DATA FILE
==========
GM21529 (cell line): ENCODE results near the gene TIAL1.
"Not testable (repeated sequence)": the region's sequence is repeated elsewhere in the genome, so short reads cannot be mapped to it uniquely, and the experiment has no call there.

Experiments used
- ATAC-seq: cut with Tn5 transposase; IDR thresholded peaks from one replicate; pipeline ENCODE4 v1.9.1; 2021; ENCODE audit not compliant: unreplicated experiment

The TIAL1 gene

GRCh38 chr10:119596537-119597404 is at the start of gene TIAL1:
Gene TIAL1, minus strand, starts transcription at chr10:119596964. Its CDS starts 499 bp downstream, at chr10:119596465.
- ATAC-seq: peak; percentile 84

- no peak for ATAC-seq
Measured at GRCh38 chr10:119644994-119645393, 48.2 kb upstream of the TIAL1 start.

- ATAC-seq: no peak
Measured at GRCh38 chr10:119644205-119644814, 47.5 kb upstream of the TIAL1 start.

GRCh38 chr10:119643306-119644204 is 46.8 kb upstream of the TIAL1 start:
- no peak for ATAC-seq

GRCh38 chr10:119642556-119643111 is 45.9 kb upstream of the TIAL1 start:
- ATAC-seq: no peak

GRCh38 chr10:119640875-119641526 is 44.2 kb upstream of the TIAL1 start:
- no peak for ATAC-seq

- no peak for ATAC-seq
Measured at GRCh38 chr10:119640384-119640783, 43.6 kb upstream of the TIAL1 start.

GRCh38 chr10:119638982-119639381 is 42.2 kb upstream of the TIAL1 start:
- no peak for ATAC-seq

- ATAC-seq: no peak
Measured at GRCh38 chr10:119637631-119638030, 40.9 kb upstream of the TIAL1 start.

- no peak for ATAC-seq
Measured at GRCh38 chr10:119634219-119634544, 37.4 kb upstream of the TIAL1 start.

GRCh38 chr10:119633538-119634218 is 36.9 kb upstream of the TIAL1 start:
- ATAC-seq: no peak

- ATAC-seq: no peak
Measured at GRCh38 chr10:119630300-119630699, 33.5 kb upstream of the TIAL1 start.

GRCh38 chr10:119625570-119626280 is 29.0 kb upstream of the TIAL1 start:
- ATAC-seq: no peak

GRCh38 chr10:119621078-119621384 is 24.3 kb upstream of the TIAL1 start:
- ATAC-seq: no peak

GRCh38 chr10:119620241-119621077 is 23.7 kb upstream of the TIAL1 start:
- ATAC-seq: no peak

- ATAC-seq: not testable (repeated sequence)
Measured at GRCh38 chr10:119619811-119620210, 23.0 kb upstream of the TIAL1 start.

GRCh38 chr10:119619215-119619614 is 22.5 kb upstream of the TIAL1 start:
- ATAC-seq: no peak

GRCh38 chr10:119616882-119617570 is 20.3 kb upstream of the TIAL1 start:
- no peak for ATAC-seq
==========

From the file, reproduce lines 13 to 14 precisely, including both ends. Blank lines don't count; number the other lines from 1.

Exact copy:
GRCh38 chr10:119643306-119644204 is 46.8 kb upstream of the TIAL1 start:
- no peak for ATAC-seq